“What makes TB such a worthwhile target is it’s preventable, treatable and curable – with political will and funding, initiatives can pay off and its spread contained.”
Nachtwey says objectivity in journalism is a myth.
“There’s no such thing as objectivity – it’s all filters. Maybe there’s something in my background that influences things but that’s subconscious. All my pictures are spontaneous and improvisational – [part of] instinct and an established relationship with people I’m photographing.
“Photographers go out and do things that are real and in the moment and what we’re observing are the same things that the artists were observing and they were doing in a religious context because that’s what art demanded.”
James Nachtwey Q&A
Q. How do you get access?
Access is critical – you can’t do anything without access. There is no guidebook for how to get access – it’s persistence and luck, awareness of what’s going on and the key players. It’s knowing there’s a logging road over a mountain because there are checkpoints on the main roads. It’s running blockades and all sorts of stuff. To get access in a hospital is a matter of making the administration of the hospital understand what you’re doing and then the patients have to give you permission, so I have to explain myself to them mostly through an interpreter and most of the time they agree but not always.
Q. Do awards and reputation help you get access?
It doesn’t mean a thing the places where I go.
Q. How do you cope with injustices?
I’m half deaf and it’s hard for me to cope in some acoustical environments. I use the camera to create closeness – it’s what breaks through the surface tension of reality. I’m attacking [injustices] that’s what I’m doing with my camera. It’s not like I’m going to change poverty by giving someone a morsel of bread – I do things like that but that’s not my job – my job is to make millions of people aware of a situation because that’s [how things will be changed]. I don’t distance myself; I use my camera to get closer to open myself by using a camera. I take pictures from the top of my head to my groin – I take it with my whole being, I don’t just take pictures with my eye, but with my whole body. Sometimes people are already being helped by a medic; I’ve rescued people from lynch mobs and taken people to feeding centres – it’s what anyone would do. Journalistic purity is not the highest standard.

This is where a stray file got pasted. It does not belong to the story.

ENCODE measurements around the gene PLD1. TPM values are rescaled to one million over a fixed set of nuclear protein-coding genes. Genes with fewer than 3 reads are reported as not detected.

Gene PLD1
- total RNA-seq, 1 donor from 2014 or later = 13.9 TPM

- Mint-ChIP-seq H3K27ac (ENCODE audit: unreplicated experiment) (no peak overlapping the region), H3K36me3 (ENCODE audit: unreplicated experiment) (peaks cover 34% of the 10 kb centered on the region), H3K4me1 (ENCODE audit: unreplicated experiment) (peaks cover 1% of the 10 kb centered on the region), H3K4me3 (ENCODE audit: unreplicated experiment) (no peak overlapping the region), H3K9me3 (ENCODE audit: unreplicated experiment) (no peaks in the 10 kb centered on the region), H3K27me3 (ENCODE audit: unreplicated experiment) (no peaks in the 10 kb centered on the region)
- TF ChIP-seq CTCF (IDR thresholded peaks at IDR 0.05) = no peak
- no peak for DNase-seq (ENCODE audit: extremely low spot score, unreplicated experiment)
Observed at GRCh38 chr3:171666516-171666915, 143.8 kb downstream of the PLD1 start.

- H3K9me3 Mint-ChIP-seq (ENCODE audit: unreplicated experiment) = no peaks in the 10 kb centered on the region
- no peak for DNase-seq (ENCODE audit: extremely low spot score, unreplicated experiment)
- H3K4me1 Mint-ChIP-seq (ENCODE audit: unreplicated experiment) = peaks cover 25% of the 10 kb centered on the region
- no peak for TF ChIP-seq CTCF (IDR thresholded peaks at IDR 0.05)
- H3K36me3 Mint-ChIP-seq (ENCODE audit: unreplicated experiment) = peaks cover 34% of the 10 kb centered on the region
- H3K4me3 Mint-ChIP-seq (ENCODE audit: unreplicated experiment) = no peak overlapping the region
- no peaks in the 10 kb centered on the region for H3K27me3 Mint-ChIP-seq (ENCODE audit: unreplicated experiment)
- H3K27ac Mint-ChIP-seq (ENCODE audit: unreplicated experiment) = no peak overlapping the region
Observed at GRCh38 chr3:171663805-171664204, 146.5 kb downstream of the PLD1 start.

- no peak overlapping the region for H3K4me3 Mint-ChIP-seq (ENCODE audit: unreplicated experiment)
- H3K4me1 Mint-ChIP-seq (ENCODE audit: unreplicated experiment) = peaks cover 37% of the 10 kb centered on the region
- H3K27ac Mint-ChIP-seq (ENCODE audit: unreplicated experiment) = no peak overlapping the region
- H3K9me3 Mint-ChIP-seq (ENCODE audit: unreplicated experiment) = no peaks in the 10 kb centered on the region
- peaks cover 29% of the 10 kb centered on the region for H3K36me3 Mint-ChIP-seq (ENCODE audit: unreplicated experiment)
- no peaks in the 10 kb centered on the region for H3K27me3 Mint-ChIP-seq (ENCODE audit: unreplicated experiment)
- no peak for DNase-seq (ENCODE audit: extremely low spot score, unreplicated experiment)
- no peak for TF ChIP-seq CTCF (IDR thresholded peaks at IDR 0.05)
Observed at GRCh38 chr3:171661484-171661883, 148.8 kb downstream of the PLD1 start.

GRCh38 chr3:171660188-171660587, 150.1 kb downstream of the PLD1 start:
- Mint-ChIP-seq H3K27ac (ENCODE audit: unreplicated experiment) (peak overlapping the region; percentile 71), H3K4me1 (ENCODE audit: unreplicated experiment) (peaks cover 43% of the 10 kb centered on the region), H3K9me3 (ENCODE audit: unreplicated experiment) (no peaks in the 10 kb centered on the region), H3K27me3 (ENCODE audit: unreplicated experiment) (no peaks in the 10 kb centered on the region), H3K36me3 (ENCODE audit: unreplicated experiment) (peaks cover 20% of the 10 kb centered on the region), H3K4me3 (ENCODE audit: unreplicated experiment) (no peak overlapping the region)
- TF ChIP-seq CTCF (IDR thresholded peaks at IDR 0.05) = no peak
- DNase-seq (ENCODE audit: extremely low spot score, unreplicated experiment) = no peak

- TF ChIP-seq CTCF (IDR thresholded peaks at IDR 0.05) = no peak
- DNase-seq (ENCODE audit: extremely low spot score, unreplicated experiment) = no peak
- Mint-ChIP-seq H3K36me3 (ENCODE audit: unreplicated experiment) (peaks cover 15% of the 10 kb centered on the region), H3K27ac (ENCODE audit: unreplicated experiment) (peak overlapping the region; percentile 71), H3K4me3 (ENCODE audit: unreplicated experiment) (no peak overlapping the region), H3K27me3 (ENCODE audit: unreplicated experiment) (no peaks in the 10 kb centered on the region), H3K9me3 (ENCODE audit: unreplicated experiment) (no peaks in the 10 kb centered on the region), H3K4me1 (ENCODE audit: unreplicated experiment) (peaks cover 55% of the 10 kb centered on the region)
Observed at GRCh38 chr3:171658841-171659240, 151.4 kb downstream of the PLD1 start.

Q. What lenses do you use?
I usually have one camera body and a 16-35mm lens. I use Canon because it’s quicker and allows me to adjust to situations much faster – sometimes a 24-70mm lens. That’s it: one camera, one lens and in my pocket a small 28mm f/1.8 for very dark situations – I don’t use long lenses. It’s a real dilemma this thing about editing as you’re shooting – its almost impossible to resist – it’s a natural thing to do. The function for me is mainly to check exposures; I do exposure readings with a handheld meter even for my 5D. I use it to check exposure but I cant resist looking at the back and it’s really dangerous. When you’re not connected to what’s in front of you … you’ll miss things and it happens to me. Keep your eye on the subject and keep shooting and look at it at the end of the day. And I wish I would do as I say.
Q. What are political barriers to access?
Sometimes they have places really locked down. In the West Bank, the Israeli army would shut off all the roads and the way I would get access then is drive through farm fields, drive through stone walls.
Q. Do you think you will return from war?
I understand I’m taking a risk and nothing will prevent me from getting images. I have lost 15 colleagues and that’s a lot even for a platoon in a war – losing 15 buddies is a lot in any profession
Q. Is there any situation you would walk away from?
I began to walk away and then I understood I was making a big mistake – my job isn’t meant to protect my delicate sensibilities it was to show what was happening. It’s my duty to do it so you just overcome it – we should not self-censor that’s really dangerous. It doesn’t change anything if you don’t take the picture so you have to overcome an emotional obstacle.
Q. Plans for the future?